...for The Research Council, Oman) by Akber Choudhry and Dusko Knezevic
An Issue is an Issue : Alassian JIRA is all about issues. In fact, Atlassian sends out T-shirts saying 'Because you've got issues'! We first started using JIRA in a purely development support role, but then we read a case study from a company that was using JIRA for their new-hire orientation process.
We had a particularly challenging project that had a three-month implementation plan (which we took rather seriously), and which required a fairly sophisticated workflow. The requirements called for researchers (end users) submitting research proposals under multiple disciplines which went through a combined workflow, then an approval particular for for the specific discipline that included external reiewers, and then again through a combined workflow for final granting or rejection.
Software Stack for the Solution
The client and the project team had chosen JBoss Seam as the front-end, primarily due to its close integration with JBoss application server and jBPM as well as the Drools rules engine, but also due to the portletbridge API that allowed a Seam application to run inside JBoss Portal. Developing with an agile methodology, we were still undecided whether we were going to use jBPM for the actual workflow or come up with something else. As the requirements poured in, it became apparent that a number of persistence, data, security and administration interaction artefacts would have to be developed in order to support the workflow in jBPM.
As you may have guessed by now, we decided to use JIRA as the workflow back-end: end users would access the Seam application, which would use JIRA through its Web Services API for workflow and persistence. The original user interface of JIRA would be modified using string replacements to provide the administration interface. Persistence and file attachments were transparent. It would work!
Projects and sub-projects became 'research disciplines', issues became 'research proposals', and releases became 'call for papers'. The OSWorkflow engine proved to be very flexibile, and transition screens provided the approval input.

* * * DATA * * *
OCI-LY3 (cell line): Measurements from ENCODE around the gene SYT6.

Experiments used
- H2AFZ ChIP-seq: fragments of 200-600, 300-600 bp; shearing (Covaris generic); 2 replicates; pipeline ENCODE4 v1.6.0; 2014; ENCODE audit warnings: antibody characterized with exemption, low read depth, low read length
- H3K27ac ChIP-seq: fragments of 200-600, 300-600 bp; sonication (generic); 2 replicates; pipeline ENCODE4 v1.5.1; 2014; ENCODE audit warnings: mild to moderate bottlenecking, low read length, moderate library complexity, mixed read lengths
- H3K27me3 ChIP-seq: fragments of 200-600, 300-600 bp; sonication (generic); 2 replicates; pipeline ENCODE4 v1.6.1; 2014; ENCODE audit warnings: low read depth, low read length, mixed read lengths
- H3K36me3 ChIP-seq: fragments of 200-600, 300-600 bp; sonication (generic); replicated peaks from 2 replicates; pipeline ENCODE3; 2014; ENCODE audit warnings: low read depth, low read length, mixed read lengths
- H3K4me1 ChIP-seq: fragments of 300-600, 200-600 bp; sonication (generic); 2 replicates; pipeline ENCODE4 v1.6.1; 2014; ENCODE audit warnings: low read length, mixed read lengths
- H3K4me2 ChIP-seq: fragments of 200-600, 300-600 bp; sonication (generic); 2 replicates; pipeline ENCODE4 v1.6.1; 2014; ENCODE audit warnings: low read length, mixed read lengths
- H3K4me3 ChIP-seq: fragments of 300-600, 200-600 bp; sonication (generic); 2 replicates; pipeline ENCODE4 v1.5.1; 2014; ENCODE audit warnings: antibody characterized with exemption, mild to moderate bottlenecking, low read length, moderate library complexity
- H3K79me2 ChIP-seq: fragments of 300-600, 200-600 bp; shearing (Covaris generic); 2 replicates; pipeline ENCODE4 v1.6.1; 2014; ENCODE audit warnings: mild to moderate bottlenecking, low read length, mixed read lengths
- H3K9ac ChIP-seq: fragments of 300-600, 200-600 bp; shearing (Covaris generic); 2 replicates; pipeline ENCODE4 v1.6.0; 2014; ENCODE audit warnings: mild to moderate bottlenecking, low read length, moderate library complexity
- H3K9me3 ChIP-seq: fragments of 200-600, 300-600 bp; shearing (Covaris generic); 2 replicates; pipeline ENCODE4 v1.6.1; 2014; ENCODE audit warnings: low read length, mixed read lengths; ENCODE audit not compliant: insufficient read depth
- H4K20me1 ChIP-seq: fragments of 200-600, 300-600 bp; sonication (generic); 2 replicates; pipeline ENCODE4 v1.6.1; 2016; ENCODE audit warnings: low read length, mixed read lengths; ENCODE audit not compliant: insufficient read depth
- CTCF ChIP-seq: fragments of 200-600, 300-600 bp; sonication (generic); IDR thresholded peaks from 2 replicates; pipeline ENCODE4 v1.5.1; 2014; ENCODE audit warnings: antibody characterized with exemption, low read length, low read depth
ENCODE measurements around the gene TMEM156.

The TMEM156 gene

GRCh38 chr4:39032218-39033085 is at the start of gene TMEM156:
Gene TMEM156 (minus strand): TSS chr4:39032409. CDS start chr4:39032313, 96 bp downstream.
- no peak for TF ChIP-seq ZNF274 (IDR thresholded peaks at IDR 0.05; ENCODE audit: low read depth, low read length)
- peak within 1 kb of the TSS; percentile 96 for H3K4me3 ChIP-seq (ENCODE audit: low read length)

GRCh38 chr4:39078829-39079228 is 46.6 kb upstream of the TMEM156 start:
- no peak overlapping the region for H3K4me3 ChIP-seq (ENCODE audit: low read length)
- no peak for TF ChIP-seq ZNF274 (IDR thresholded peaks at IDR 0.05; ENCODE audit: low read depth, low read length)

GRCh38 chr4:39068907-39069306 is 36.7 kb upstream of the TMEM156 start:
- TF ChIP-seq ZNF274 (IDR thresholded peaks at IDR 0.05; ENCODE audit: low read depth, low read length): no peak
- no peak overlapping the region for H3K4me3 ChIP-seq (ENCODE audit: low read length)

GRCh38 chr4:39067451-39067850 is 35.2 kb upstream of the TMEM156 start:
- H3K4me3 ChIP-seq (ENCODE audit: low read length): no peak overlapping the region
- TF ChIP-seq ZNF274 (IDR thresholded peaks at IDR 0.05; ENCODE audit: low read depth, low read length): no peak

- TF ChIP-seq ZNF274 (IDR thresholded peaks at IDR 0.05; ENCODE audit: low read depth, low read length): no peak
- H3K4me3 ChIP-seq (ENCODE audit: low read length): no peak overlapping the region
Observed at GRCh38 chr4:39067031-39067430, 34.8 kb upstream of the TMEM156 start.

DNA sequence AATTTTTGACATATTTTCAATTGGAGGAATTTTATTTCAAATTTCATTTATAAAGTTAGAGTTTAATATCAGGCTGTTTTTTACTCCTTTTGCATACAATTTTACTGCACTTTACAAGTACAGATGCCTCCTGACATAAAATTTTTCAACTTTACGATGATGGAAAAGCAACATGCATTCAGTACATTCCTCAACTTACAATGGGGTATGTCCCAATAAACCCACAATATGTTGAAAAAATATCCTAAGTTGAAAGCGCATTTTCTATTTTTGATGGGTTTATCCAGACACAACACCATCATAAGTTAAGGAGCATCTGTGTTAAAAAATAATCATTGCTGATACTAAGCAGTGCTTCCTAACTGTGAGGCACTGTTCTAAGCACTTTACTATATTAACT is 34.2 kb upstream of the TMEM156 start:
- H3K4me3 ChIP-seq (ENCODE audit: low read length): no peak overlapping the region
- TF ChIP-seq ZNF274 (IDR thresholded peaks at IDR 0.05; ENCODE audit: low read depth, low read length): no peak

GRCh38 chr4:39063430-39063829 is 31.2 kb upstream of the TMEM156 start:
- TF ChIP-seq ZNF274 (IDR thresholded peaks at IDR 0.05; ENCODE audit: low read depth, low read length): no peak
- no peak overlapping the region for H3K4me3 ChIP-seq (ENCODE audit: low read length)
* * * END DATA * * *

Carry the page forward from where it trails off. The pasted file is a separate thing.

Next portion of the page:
So far, so good! Now came some tricky security issues:
- External users (researchers) were being authenticated by a distributed authentication mechanism, and their user id was provided to the front-end application. By setting up a trusted symmetric key between the front-end application and JIRA, existing users could be looked up and new users created in JIRA.
- When new users logged in to the front-end, they would be automatically logged in to JIRA using the SOAP API client, with a custom algorithm that bypasses the regular credential check (database password), substituting it for another type of credential check. This was implemented as another authentication Java class similar to the LDAP authentication Java class that ships with JIRA. This type of login would only be valid when coming through the SOAP API, in order to avoid inadvertent end-user authentication on the back-end administration interface should they have physical or network access to the administration interface.
- Finally, on the back-end administration interface, a 'real' administrator login (user and password in database) would still be authenticated due to the built-in JIRA login architecture that goes through all possible authenticators one by one.
Seam Integration and Testing
The SOAP client derived from the JIRA WSDL was wrapped in Seam components:
- a UserClient - that held the authentication token for the logged-in user.
- an AdminClient - extending the UserClient, but holding an administration login token in order to create new users or look up existing users, and perform other administrative functions through the SOAP API.
Both of these clients were extended into 'mock' scope components in Seam in order to simulate a back-end JIRA using a couple of HashMaps embedded within the mock clients. This allowed the front-end developers to progress rapidly with their work while not depending on back-end JIRA configuration that was proceeding at its own pace. For example, when the front-end created a proposal (issue) and called the API to persist it, the mock client would just store the RemoteIssue object into a HashMap keyed by the issue ID. All subsequent calls to the mock client using that key would retrieve the same RemoteIssue object.
Drop us an email (address on main page of this site) for the source code for the mock JIRA service.
This was a somewhat unorthodox use of JIRA, but this approach resulted in a robust, scalable and feature-rich platform. The unlimited-user license for JIRA is an expense, but replicating the features of the system would be at an even greater cost. The system was deployed in February 2009 at https://www.trc.gov.om/portal/sec/portal/default/TRESS